A rising interest in sodium reduction
July 20, 2010
by Jeff Gelski
Millions of Americans may know about recommendations to reduce sodium intake, but fewer may guess where a good deal of that sodium comes from — grain-based foods. Formulators, in turn, have techniques and ingredients available to reduce sodium in the grain-based category, including options in leavening systems, but they also may have reasons to avoid promoting a product’s reduced-sodium content.
The 2005 Dietary Guidelines for Americans said people should limit their daily intake of sodium to 2,300 mg per day, but U.S. adults on average consume 3,466 mg per day of sodium, according to the June 25 Morbidity and Mortality Weekly Report from the Centers for Disease Control and Prevention, Atlanta.
Much of that sodium (1,288 mg or 37%) comes from grains, with bread accounting for 354 mg, or 11%. Also in the category, grain mixtures, frozen plates and soups account for 530 mg of sodium, or 14%. Cakes, cookies and crackers account for 229 mg, or 7%. Other sources of grains are 174 mg, or 5%.
Still, one survey casts doubt on whether many Americans seek reduced-sodium grain-based products. Six in 10 Americans regularly purchase foods that are reduced or lower in sodium, according to the 2010 International Food Information Council Food & Health Survey. Of those respondents who purchased such products, 58% said they bought canned soup reduced or lower in sodium and 48% said they bought snacks like chips and crackers that were reduced or lower in sodium. Only 18% said they purchased bread or rolls that were reduced or lower in sodium.
Cogent Research, Cambridge, Mass., conducted the Web-based survey, which ran from April 30 to May 17 and involved 1,024 people. The margin of error was plus-or-minus 3%.
People may not know how many reduced-sodium products exist. Mariano Gascon, vice-president of research and development for Wixon, Inc., St. Francis, Wis., said a Mintel report listed only 86 new products with low-sodium claims in all categories launched in 2009.
“I can assure you that more than 86 new products in the market had lower sodium,” he said. “We have trained consumers to associate low sodium with bad taste, which is not the case nowadays.”
Wixon offers KCLean Salt, which combines a proprietary ingredient with sodium chloride and potassium chloride.
Manufacturers may be more likely to promote the reduced-sodium content of products associated for high salt content, such as soups, than the reduced-sodium content of products not associated with high salt content, such as baked foods, said Peter Bradbury, market development manager for Jungbunzlauer AG, Basel, Switzerland.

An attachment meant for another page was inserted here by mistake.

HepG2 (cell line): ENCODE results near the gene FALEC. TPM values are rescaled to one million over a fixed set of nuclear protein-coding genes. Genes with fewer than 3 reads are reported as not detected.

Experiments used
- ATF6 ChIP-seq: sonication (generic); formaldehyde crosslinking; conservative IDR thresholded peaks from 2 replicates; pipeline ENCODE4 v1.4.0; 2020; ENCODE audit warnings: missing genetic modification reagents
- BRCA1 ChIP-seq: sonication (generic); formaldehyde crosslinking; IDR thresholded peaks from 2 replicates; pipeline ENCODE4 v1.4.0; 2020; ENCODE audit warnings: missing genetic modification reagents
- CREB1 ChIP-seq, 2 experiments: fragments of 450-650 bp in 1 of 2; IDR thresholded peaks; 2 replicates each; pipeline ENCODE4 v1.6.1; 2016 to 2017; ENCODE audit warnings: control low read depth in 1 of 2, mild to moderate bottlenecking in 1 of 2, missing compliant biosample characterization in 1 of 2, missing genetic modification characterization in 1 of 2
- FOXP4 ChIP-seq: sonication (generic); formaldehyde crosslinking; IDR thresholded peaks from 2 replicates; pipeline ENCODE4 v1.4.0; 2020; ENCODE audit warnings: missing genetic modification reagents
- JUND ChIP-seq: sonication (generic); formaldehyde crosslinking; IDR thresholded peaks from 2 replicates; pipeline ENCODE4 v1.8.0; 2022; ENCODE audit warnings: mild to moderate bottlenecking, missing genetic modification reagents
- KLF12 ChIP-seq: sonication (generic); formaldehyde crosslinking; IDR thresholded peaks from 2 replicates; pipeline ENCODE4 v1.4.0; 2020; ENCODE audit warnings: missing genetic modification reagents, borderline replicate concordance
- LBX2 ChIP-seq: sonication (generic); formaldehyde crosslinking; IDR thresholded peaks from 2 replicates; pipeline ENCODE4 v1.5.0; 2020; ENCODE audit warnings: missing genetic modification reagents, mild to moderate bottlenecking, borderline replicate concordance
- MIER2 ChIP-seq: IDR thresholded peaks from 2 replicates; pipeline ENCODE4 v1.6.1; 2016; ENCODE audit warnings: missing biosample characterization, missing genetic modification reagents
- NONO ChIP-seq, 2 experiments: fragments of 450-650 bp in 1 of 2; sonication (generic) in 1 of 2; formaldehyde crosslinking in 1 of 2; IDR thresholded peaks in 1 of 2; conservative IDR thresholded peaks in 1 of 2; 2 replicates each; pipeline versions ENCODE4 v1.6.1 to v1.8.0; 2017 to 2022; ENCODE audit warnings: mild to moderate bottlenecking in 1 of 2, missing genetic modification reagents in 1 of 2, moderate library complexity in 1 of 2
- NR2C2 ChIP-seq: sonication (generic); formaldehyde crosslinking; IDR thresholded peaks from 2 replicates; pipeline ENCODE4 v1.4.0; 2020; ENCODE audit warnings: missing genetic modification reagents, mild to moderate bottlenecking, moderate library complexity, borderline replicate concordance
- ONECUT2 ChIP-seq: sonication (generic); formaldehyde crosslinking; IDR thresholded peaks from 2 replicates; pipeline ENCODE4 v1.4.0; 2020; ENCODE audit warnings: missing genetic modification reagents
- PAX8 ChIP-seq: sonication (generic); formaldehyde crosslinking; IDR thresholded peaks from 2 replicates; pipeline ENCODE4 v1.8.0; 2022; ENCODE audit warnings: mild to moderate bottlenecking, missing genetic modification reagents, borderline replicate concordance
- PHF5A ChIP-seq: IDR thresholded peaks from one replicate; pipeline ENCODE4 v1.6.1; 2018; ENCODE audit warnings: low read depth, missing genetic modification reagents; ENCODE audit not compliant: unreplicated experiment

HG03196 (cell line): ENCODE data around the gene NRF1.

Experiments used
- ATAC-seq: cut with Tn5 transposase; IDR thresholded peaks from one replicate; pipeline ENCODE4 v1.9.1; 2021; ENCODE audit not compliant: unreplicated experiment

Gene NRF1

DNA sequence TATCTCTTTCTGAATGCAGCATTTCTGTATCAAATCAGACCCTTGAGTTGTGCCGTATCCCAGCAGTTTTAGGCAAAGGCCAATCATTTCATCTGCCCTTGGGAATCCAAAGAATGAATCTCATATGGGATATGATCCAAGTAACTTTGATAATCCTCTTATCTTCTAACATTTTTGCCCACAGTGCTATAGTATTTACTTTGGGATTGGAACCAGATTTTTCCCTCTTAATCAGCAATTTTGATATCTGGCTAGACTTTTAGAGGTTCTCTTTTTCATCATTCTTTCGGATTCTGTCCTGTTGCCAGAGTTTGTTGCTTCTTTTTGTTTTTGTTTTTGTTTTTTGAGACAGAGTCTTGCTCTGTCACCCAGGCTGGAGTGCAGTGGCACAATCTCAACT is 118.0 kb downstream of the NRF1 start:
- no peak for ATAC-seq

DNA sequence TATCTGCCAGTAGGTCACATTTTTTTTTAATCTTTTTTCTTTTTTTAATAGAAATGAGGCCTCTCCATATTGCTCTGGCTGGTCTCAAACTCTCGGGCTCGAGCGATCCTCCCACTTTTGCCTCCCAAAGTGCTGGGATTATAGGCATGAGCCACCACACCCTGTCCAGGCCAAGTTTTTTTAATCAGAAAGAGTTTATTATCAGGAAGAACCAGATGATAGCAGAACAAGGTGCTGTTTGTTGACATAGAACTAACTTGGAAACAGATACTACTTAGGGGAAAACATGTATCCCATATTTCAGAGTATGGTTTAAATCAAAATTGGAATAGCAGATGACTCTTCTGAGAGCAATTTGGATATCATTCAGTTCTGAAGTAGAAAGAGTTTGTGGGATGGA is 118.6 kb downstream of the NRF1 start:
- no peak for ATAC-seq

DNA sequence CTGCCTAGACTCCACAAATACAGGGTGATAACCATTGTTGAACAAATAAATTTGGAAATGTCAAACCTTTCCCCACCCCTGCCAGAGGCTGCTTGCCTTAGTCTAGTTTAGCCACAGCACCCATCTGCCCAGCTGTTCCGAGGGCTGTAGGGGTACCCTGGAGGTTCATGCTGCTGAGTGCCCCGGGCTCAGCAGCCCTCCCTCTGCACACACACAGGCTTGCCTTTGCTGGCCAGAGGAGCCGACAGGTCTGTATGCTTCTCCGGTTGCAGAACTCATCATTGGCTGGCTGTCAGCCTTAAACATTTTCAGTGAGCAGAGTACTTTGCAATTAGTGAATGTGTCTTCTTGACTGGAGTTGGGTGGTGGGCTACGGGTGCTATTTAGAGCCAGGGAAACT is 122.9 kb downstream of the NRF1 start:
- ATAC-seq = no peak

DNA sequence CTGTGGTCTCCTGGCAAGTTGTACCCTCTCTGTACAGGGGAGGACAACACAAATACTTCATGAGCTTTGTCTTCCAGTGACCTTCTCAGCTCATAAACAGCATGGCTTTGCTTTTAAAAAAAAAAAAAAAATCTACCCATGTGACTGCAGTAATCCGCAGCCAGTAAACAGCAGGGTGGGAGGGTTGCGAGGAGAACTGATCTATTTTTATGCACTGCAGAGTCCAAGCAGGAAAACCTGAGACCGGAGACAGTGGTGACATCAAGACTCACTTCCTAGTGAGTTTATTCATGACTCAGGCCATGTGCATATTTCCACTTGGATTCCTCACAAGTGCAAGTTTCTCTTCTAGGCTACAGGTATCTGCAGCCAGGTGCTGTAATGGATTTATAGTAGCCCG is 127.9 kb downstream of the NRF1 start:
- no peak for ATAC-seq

The upcoming release of the 2010 Dietary Guidelines for Americans may interest consumers and food companies. An advisory committee recommended a gradual reduction in daily sodium intake to 1,500 mg per day from the 2,300 mg recommended in 2005.
“Long term, the recommendations will lead to reduced-sodium products becoming the norm rather than an alternative,” said Laith Wahbi, global product manager, Savoury, for Givaudan Flavours, which has a U.S. office in Cincinnati. “If we look to other markets such as the U.K. where the focus on reducing sodium has been intense over the last few years, you see that food producers tend to move away from using reduced sodium as a marketing claim.”
The American Bakers Association, Washington, supports a reduction of sodium in foods in a “measured and thoughtful manner.” According to the A.B.A., drastically reducing sodium in a short time might harm the quality, taste and texture of bread and thus likely would discourage consumption of whole grain and enriched grain products that include such nutrients as thiamin, riboflavin, niacin, iron, folic acid and fiber. The A.B.A. points out U.S. Department of Agriculture data show the average sodium level in a slice of bread has dropped to 180 mg from 254 mg in 1963.
In baked foods, added salt and leavening acids are the two main sources of sodium, Mr. Bradbury said. Jungbunzlauer offers sub4salt as a way to reduce added salt. A blend of sodium chloride, potassium chloride and sodium gluconate, sub4salt may bring about a 35% sodium reduction when used as a 1:1 replacement for salt.
To replace sodium-based leavening acids, Jungbunzlauer offers glucono-delta-lactone (GdL), an organic acid occurring naturally in plants. A sodium reduction of 25% to 35% may be achieved when GdL replaces sodium acid pyrophosphate (SAPP).
Bakers often find it more challenging to formulate with traditional leavening systems due to sodium levels, said Barbara Heidolph, technical service principal for ICL Performance Products L.P., St. Louis. For them, ICL offers the Levona family of sodium-free leavening acids. A good source of calcium, Levona (calcium acid pyrophosphate) is available in two grades. Opus offers a slow-delayed leavening action and is ideal for frozen and refrigerated products. Brio, a faster grade of Levona leavening acid, delivers the carbon dioxide necessary for leavening early in the baking process. It has been shown to work in “better-for-you” cakes, biscuits, muffins, tortillas and baking powders.
Sodium in baked foods may come from sodium chloride, sodium bicarbonate and sodium-based leavening acids, Ms. Heidolph said. Food formulators generally should look first at reducing sodium chloride. Then they should look at taking out the sodium-based leavening acids and finally the sodium bicarbonate, she said.
Sodium choloride, sodium-based leavening acids and sodium bicarbonate combined may make up 90% to 99% of the sodium in leavened baked foods, said John Brodie, technical service manager, bakery, at Innophos, Cranbury, N.J. Innophos offers Cal-Rise, a chemical mixture of calcium acid pyrophosphate and monocalcium phosphate, anhydrous that may replace SAPP, which is 21% sodium.